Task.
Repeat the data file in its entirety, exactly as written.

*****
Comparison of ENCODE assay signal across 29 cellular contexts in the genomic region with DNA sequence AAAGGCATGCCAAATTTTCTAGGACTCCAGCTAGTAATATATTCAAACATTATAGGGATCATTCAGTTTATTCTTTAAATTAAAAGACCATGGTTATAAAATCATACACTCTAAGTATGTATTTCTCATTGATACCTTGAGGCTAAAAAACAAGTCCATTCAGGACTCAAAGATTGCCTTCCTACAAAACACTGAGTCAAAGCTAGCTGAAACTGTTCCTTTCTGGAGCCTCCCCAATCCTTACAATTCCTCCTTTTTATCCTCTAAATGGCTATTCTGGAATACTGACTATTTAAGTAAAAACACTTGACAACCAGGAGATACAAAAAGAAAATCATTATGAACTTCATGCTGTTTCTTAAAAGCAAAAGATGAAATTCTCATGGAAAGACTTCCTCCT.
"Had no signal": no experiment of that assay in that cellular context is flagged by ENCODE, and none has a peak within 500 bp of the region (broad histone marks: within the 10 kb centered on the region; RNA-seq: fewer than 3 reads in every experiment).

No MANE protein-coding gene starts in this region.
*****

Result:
Comparison of ENCODE assay signal across 29 cellular contexts in the genomic region with DNA sequence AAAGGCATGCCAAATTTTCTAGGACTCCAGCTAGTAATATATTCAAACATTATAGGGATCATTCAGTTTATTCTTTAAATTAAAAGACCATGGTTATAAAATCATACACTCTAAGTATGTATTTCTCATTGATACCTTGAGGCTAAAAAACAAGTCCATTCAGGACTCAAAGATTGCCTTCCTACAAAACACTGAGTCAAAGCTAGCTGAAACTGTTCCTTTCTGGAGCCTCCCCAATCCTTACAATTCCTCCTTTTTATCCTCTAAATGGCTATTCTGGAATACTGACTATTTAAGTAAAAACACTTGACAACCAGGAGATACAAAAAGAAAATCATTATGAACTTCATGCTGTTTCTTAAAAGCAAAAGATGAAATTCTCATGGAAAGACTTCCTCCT.
"Had no signal": no experiment of that assay in that cellular context is flagged by ENCODE, and none has a peak within 500 bp of the region (broad histone marks: within the 10 kb centered on the region; RNA-seq: fewer than 3 reads in every experiment).

No MANE protein-coding gene starts in this region.